While I got ya, here are nine things and one crazy prediction:
1. It appears Austin is getting closer and closer to having a professional sports franchise it can call its own. I have endorsed the embrace of relocation of the Columbus Crew to Austin. But the City Council must make certain it is maximizing the benefits for the City Formerly Known as Austin before it signs off with the obligatory six positive votes. (I personally am livid about brain-dead suggestions we consider changing the name of our city, even if it’s to something flashy like Kooksville or Weirdsville or Protest-town USA. Why don’t we just change every name of every city, school, highway and street. Just go generic and use numbers. Call New York No. 1. LA 2. Chicago 3. That way we don’t offend anyone. Can we stop this absurdness?) As for soccer, I consider the possibility of an MLS team an added amenity to our city, not unlike parks and libraries and playgrounds. As Mayor Steve Adler told our Kevin Lyttle, It speaks to quality of life and entertainment choices. Didn’t COTA benefit from the state’s special events fund? But, make sure, Austin, you nail down items like who’s paying what for a metro rail station near McKalla Place and road improvements, specifics on affordable housing on the site, like is $3 million the exact price tag on infrastructure Precourt Sports Ventures will pay so it can delay paying rent until Year 6 and parking for more than 1,000 spaces, which seems way too few. Omit all the ambiguity. Put it all in writing, Austin, but make up your mind Aug. 9, not Oct. 9.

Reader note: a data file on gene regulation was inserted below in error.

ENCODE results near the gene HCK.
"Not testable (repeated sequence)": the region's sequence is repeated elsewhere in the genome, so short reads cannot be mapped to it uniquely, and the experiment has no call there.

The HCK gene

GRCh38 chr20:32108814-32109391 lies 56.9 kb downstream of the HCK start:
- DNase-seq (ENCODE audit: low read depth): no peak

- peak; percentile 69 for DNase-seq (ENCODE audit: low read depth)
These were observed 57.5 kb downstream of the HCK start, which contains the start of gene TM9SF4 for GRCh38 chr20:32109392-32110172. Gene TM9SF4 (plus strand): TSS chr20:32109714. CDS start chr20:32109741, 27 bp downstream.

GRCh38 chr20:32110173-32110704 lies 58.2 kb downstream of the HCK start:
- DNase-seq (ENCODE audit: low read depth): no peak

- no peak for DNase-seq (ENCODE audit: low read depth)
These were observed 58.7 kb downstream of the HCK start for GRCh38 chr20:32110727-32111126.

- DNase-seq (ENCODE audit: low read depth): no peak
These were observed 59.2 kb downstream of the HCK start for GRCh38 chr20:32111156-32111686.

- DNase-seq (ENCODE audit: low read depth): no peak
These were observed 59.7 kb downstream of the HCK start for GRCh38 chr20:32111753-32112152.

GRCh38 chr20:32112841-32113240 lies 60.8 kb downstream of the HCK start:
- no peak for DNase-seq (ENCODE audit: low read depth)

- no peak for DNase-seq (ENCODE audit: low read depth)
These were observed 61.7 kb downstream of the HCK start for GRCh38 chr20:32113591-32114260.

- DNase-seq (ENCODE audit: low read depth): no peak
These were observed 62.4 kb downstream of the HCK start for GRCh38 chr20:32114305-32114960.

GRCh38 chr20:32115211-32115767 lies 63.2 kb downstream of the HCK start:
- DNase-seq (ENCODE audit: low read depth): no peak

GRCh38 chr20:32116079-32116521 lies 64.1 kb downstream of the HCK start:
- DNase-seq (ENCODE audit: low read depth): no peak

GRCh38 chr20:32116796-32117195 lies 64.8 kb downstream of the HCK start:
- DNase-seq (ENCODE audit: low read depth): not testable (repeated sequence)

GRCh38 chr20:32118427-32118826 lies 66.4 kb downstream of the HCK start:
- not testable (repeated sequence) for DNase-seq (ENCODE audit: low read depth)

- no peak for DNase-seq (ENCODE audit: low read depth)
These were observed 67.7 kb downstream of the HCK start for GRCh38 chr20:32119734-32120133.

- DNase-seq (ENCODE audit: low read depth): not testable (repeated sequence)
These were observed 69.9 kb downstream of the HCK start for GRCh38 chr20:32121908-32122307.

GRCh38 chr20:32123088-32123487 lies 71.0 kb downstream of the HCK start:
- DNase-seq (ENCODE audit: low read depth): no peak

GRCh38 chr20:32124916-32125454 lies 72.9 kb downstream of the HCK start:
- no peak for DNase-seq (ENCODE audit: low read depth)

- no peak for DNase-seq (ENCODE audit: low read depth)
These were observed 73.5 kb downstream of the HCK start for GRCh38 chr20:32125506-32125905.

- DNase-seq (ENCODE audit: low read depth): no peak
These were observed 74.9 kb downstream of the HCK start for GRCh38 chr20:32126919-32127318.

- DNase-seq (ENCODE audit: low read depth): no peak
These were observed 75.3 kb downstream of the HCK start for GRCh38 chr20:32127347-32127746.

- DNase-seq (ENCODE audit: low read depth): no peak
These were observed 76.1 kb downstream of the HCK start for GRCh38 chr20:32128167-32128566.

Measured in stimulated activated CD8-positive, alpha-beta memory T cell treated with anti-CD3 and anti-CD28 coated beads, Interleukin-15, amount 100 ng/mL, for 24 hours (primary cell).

2. Are we still discussing standing for the national anthem? The NFL butchered this entire flap from the start, but the players haven’t exactly handled this well either. It’s inconceivable to me that we’re still embroiled in this controversy. There were only losers in this episode, Colin Kaepernick being the biggest among them. He can’t get a job even though he is more than qualified. The NFL lost fans and television ratings and will continue to do so. Roger Goodell’s image took a beating, but what’s one more? The players’ message of protest against racial and social injustice was lost because the silent protest in kneeling for the Star-Spangled Banner portrayed them as unpatriotic and disrespectful to our military — clearly not their intended goal or agenda — and didn’t lead to proper addressing of the uneven, often criminal, application of law enforcement toward blacks. So apparently, no one learned a thing from last season although I applaud Cowboys quarterback Dak Prescott for exerting his leadership muscles and taking a strong stand in favor of standing for the anthem. As I have written, the NFLPA should move the focus toward correcting law enforcement abuse and stay away from the anthem. Oh, and Jerry, take off your damn hat for the anthem. Talk about a mixed message.
3. So much for the Astros’ zero tolerance policy. Houston traded for closer Roberto Osuna to shore up their bullpen as he’s about to come back from a 75-game domestic violence suspension. Shame on the Astros, who I guess oppose domestic violence by players who were on other teams at the time of the crime. Almost makes me miss Ken Giles.
4. Count me among those who are glad that LeBron James didn’t shut up and dribble. Instead he shouts out his good intentions and pays for them. He and his foundation just opened the I Promise School for 240 at-risk third and fourth-grade students in his hometown of Akron to transform lives. Score one for social activism. Does this move him ahead of Michael Jordan?